We all want to do things ourself. If we can do it, then we’ll find a way to make it happen. However, a lot of us cut corners or aren’t aware of proper DIY practices. It’s important to have the right ventilation in your home so moisture doesn’t build up in your attic. But, there’s a balance between repairing and wildlife prevention.
Vent openings are common animal entry points
Wildlife can easily make their way through small openings in the numerous vents found around your home. Plastic covers can be chewed or worn over time. Other soft materials or openings designed for air can make vents easily manipulated to gain access.
Warm air is appealing to wildlife
Roof ventilation prevents condensation forming on your roof. Also, it keeps the temperature in your attic the same as the outside. So, warm air is pumped through the vents in your roof. This is an open invitation for animals to make their way into the prospective heat.
Common DIY mistakes
- Entirely closing vents. Although you’re completely taking away the pest’s entrance it’s limiting air flow. Any air that’s meant to be taken out of your home will continue to move around your attic. This can cause moisture problems that could lead to mold and premature deterioration of your roof.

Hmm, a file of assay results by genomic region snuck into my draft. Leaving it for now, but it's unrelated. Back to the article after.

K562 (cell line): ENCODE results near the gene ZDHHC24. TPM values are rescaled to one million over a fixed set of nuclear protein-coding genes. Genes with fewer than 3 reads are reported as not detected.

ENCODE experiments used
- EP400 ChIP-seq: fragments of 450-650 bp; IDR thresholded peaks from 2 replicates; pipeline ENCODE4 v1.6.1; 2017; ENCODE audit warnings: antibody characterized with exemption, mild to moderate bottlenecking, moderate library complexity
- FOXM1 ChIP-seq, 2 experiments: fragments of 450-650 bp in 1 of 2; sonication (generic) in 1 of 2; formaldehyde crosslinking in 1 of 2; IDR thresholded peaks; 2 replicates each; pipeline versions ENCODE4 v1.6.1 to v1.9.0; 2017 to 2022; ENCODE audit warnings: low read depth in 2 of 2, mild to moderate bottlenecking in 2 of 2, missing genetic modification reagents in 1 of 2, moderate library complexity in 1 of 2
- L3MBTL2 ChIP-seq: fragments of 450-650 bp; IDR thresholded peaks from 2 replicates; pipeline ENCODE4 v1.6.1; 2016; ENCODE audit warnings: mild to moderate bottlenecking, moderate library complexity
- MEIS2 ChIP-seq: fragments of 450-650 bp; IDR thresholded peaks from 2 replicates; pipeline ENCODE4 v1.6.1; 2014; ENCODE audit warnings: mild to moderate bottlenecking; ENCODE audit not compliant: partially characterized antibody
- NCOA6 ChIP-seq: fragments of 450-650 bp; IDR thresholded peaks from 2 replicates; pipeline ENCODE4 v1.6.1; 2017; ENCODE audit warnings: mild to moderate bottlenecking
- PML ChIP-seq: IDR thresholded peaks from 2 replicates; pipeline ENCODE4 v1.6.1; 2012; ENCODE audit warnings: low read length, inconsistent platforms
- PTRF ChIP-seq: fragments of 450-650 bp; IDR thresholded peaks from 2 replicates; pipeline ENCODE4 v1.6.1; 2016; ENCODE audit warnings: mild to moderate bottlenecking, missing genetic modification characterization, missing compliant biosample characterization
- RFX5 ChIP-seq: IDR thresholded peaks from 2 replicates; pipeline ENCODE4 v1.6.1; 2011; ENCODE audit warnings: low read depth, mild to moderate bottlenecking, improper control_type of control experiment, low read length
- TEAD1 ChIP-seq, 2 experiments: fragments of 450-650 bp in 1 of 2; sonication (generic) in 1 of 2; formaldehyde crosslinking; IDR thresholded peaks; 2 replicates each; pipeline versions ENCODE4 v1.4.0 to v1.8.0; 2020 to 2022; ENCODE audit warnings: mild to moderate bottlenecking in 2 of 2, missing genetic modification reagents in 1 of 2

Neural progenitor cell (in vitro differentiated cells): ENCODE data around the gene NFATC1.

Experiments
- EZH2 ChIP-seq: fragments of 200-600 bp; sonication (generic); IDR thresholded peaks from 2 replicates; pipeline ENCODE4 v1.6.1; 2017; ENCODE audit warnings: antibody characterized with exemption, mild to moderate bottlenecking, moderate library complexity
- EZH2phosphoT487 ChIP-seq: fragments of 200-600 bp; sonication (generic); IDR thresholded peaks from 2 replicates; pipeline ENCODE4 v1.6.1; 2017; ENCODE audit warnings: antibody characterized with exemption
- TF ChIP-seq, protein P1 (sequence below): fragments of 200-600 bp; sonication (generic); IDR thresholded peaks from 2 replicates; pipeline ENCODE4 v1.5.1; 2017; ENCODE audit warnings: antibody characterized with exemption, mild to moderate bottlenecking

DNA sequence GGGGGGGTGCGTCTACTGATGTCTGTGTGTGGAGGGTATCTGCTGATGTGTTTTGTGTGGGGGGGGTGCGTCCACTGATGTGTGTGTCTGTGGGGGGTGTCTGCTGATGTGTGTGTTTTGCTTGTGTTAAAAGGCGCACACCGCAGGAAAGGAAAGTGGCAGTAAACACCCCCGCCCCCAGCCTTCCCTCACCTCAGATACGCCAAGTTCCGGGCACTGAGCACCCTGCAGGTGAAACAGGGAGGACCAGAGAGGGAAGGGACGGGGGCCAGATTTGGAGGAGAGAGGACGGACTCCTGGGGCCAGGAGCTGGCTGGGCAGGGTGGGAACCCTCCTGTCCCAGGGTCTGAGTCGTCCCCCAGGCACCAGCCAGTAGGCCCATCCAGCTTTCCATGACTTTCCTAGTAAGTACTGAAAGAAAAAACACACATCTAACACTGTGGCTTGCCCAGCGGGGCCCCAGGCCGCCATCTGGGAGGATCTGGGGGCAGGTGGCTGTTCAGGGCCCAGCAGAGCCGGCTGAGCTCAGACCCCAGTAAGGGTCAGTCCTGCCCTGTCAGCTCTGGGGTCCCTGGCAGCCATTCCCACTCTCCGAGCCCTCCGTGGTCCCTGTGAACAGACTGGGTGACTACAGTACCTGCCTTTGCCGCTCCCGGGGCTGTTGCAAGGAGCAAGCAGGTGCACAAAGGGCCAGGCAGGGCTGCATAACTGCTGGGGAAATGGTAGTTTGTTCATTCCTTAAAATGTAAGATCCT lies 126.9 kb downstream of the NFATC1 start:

- Not securing all vents. Wildlife are clever, closing one vent doesn’t mean they won’t find others to take advantage of. Once wildlife have found their way into your home it’s important to deal with any and all other potential points of entry. An ounce of prevention is worth a pound of cure. Regularly check the outside walls of your home. Make sure there are no holes or damage. Maintain all vents and covers so they’re in a condition not to be infiltrated by pests.
- Not replacing damaged vent covers. Once vent covers have been chewed or damaged they need to be replaced before screens can be installed to keep animals out. The elements such as rain and snow can come into the attic. This could cause tremendous water damage.
- Not cleaning blocked vents out after the animals are gone. Animal nests can clog vents and prevent air flow. This can cause moisture problems from a buildup of condensation or create a fire hazard. Once wild animals have been removed it’s important to clean any messes left behind.
Other wildlife entry points
- Weep vents.
- Gaps between building materials.
- Utility and HVAC lines.
- Door and window frames.
Milton wildlife control
Animals will find any way into your home. Vents are high traffic areas around homes. They produce warm air that’s inviting to potential pests. If you discover any evidence of wildlife in your home make sure to keep it contained and try not to disturb it yourself. For safe animal removal contact Skedaddle Humane Wildlife Control.
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